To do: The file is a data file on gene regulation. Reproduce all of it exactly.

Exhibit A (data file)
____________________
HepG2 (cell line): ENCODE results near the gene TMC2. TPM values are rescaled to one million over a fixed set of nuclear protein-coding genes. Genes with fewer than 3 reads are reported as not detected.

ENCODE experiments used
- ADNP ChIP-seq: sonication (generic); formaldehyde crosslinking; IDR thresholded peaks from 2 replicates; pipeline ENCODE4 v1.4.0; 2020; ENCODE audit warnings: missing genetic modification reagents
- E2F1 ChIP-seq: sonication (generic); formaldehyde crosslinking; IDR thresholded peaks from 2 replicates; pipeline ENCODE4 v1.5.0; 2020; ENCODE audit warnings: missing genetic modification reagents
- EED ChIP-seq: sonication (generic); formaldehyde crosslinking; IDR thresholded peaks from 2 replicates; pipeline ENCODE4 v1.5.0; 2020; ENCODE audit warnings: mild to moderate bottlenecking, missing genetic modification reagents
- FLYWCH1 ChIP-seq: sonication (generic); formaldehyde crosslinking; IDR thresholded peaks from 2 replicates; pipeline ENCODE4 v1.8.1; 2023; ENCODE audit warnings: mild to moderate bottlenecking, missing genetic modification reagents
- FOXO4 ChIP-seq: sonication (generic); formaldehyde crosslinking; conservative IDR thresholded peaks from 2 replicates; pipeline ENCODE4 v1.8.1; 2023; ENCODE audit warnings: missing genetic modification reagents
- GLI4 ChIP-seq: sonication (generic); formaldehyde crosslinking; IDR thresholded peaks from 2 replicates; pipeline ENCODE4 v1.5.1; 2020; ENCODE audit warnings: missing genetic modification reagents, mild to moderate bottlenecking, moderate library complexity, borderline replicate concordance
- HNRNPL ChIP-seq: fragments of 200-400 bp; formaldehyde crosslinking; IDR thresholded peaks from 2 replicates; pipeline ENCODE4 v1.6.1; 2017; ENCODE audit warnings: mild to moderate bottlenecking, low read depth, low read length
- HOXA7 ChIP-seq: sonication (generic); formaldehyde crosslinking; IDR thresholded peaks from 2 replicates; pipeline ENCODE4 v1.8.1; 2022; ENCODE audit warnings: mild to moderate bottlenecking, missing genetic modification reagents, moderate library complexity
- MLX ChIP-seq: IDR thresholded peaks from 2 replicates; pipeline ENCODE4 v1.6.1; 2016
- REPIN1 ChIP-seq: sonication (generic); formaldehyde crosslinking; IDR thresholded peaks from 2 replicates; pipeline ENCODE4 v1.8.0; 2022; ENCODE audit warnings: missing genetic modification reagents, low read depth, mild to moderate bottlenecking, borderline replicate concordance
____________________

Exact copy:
HepG2 (cell line): ENCODE results near the gene TMC2. TPM values are rescaled to one million over a fixed set of nuclear protein-coding genes. Genes with fewer than 3 reads are reported as not detected.

ENCODE experiments used
- ADNP ChIP-seq: sonication (generic); formaldehyde crosslinking; IDR thresholded peaks from 2 replicates; pipeline ENCODE4 v1.4.0; 2020; ENCODE audit warnings: missing genetic modification reagents
- E2F1 ChIP-seq: sonication (generic); formaldehyde crosslinking; IDR thresholded peaks from 2 replicates; pipeline ENCODE4 v1.5.0; 2020; ENCODE audit warnings: missing genetic modification reagents
- EED ChIP-seq: sonication (generic); formaldehyde crosslinking; IDR thresholded peaks from 2 replicates; pipeline ENCODE4 v1.5.0; 2020; ENCODE audit warnings: mild to moderate bottlenecking, missing genetic modification reagents
- FLYWCH1 ChIP-seq: sonication (generic); formaldehyde crosslinking; IDR thresholded peaks from 2 replicates; pipeline ENCODE4 v1.8.1; 2023; ENCODE audit warnings: mild to moderate bottlenecking, missing genetic modification reagents
- FOXO4 ChIP-seq: sonication (generic); formaldehyde crosslinking; conservative IDR thresholded peaks from 2 replicates; pipeline ENCODE4 v1.8.1; 2023; ENCODE audit warnings: missing genetic modification reagents
- GLI4 ChIP-seq: sonication (generic); formaldehyde crosslinking; IDR thresholded peaks from 2 replicates; pipeline ENCODE4 v1.5.1; 2020; ENCODE audit warnings: missing genetic modification reagents, mild to moderate bottlenecking, moderate library complexity, borderline replicate concordance
- HNRNPL ChIP-seq: fragments of 200-400 bp; formaldehyde crosslinking; IDR thresholded peaks from 2 replicates; pipeline ENCODE4 v1.6.1; 2017; ENCODE audit warnings: mild to moderate bottlenecking, low read depth, low read length
- HOXA7 ChIP-seq: sonication (generic); formaldehyde crosslinking; IDR thresholded peaks from 2 replicates; pipeline ENCODE4 v1.8.1; 2022; ENCODE audit warnings: mild to moderate bottlenecking, missing genetic modification reagents, moderate library complexity
- MLX ChIP-seq: IDR thresholded peaks from 2 replicates; pipeline ENCODE4 v1.6.1; 2016
- REPIN1 ChIP-seq: sonication (generic); formaldehyde crosslinking; IDR thresholded peaks from 2 replicates; pipeline ENCODE4 v1.8.0; 2022; ENCODE audit warnings: missing genetic modification reagents, low read depth, mild to moderate bottlenecking, borderline replicate concordance